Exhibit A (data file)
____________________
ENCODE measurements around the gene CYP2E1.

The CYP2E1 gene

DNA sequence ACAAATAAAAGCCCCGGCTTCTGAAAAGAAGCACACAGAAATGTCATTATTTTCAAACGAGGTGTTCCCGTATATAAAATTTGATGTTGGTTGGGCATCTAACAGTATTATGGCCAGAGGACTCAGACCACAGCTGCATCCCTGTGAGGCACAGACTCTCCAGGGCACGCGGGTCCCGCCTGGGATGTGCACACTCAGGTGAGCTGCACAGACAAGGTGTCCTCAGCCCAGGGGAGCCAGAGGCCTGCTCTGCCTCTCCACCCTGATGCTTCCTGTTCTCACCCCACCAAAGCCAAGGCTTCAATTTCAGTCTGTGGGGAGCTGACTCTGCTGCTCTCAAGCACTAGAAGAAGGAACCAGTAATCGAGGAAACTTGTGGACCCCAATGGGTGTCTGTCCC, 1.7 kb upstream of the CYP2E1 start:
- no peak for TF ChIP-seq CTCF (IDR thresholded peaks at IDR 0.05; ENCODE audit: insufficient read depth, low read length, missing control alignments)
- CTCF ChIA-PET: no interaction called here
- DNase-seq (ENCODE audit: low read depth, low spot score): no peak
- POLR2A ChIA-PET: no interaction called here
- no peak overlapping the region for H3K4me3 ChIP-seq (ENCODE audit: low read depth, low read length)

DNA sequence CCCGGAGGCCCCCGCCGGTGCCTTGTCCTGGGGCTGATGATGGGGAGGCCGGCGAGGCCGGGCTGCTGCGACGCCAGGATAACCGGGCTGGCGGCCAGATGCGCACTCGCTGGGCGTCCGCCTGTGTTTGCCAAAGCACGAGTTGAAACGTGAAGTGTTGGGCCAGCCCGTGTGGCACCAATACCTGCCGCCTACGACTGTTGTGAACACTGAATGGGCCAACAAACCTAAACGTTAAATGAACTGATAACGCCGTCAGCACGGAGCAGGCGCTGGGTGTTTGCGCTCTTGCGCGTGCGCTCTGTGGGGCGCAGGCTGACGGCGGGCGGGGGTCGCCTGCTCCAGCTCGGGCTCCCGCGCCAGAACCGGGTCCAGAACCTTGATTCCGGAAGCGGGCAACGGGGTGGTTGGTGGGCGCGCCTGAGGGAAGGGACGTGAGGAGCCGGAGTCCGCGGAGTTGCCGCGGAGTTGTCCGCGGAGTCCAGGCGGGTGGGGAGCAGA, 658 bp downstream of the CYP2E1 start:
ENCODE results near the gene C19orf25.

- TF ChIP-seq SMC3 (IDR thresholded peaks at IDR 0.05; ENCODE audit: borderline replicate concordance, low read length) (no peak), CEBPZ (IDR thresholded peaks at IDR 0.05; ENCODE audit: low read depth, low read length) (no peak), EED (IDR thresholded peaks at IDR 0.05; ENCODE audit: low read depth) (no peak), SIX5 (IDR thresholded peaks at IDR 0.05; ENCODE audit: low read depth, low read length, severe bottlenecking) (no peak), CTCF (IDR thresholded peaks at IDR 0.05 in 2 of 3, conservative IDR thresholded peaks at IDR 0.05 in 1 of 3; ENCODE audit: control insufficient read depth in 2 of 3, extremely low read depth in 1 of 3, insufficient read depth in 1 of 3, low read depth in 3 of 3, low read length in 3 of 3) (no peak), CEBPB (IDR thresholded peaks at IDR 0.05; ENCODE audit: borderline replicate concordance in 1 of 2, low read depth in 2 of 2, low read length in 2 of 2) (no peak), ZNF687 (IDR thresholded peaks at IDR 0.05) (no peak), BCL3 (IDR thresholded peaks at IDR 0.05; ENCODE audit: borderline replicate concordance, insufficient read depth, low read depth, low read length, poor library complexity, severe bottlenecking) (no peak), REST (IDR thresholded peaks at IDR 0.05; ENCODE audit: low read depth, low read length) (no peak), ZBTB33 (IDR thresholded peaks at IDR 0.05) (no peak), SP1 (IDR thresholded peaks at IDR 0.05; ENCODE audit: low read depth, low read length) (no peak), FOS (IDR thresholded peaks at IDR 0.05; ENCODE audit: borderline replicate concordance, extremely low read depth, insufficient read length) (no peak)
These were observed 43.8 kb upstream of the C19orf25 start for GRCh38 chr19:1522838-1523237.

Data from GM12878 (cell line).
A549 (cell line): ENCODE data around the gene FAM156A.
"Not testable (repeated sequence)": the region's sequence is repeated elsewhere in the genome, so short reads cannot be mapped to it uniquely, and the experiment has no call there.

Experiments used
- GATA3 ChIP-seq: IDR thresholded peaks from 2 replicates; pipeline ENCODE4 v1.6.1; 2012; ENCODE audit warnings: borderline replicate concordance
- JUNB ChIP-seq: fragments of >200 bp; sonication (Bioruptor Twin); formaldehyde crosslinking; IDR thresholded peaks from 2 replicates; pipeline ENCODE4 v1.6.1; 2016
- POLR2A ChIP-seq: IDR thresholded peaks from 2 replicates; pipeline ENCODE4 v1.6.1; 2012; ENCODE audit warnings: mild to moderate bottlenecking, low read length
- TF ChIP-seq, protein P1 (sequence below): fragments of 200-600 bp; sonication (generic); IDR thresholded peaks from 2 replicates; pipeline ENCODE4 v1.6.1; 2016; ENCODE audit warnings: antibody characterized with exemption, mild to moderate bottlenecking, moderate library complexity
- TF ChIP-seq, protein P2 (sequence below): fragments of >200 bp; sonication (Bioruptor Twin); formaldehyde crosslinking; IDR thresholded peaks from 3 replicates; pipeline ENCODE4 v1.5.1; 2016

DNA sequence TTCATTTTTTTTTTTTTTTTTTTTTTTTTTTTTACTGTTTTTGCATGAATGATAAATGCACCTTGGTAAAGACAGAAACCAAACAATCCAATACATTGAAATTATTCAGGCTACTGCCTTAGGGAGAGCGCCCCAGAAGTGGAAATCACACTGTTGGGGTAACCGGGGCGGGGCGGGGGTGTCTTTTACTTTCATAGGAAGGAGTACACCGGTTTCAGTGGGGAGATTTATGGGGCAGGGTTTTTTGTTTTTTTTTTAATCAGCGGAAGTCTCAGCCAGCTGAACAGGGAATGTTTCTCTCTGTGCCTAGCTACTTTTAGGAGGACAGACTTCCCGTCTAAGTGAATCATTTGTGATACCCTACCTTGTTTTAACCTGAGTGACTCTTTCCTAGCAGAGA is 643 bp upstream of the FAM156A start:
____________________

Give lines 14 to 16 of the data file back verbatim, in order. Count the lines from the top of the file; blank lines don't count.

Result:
A549 (cell line): ENCODE data around the gene FAM156A.
"Not testable (repeated sequence)": the region's sequence is repeated elsewhere in the genome, so short reads cannot be mapped to it uniquely, and the experiment has no call there.

Experiments used